Spindle with diagonally grooved whorl
- MATERIAL AND TECHNIQUE:
- Wood, ceramic, and paints
- Tools and Equipment
- 13 × 5/8 × 5/8 in. (33.02 × 1.59 × 1.59 cm)
- Arts of the Americas
- Not On View
- CREDIT LINE:
- Dallas Museum of Art, the Nora and John Wise Collection, bequest of John Wise
- Image courtesy Dallas Museum of Art
- OBJECT NUMBER:
Textiles are some of the finest and most specialized arts of the Andes, providing fundamental information regarding regional production, developed techniques, and adopted styles. This implement represents one of the principal tools used in textile manufacture for spinning and plying thread. A spindle serves to spin natural fiber into thread or plied yarn; a whorl at one end provides the weight necessary to advance the spin.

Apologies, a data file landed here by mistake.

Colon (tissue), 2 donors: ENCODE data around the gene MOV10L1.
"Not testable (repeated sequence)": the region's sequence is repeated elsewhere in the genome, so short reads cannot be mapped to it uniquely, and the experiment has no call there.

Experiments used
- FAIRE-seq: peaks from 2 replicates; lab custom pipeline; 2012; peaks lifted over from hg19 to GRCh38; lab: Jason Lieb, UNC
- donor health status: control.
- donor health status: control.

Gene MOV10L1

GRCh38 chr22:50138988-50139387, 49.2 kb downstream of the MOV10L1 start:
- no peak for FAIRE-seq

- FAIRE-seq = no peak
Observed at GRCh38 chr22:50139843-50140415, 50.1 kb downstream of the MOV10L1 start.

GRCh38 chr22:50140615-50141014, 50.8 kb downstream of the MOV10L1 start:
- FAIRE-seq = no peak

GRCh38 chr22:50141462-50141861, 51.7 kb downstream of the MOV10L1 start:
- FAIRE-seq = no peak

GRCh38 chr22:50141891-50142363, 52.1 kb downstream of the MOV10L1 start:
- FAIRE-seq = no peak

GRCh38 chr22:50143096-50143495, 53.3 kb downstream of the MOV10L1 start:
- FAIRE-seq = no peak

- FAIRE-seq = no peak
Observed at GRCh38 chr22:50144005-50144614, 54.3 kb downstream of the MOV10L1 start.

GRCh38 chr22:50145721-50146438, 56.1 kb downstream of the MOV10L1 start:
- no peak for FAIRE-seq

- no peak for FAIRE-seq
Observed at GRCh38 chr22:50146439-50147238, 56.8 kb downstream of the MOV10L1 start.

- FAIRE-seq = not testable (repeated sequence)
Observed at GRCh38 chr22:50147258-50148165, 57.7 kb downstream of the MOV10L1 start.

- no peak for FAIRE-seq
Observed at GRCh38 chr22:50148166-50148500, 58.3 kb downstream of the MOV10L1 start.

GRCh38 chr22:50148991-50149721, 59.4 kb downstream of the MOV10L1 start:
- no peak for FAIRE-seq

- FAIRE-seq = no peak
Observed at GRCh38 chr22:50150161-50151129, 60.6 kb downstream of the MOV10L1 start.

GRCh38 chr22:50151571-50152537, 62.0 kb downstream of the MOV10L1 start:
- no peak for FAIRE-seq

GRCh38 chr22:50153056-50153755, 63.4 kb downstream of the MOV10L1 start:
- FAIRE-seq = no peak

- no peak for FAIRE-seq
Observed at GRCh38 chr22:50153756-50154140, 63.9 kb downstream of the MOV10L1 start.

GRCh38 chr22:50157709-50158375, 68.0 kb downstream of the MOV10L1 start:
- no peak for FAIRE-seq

Kimberly L. Jones, PhD, Inca: Conquests of the Andes / Los Incas y las conquistas de los Andes, Label text [1983.W.1815; 1983.W.1818; 1983.W.1821; 1983.W.1809; 1983.W.1812.a–b; 1983.W.1835; 1983.W.1839], 2015.
- In his 1976 report, Junius B. Bird, curator emeritus of South American archaeology at the American Museum of Natural History, notes: "Period Uncertain - Miscellaneous. No number. 9 spindles (see Chimu list for spindle rest)."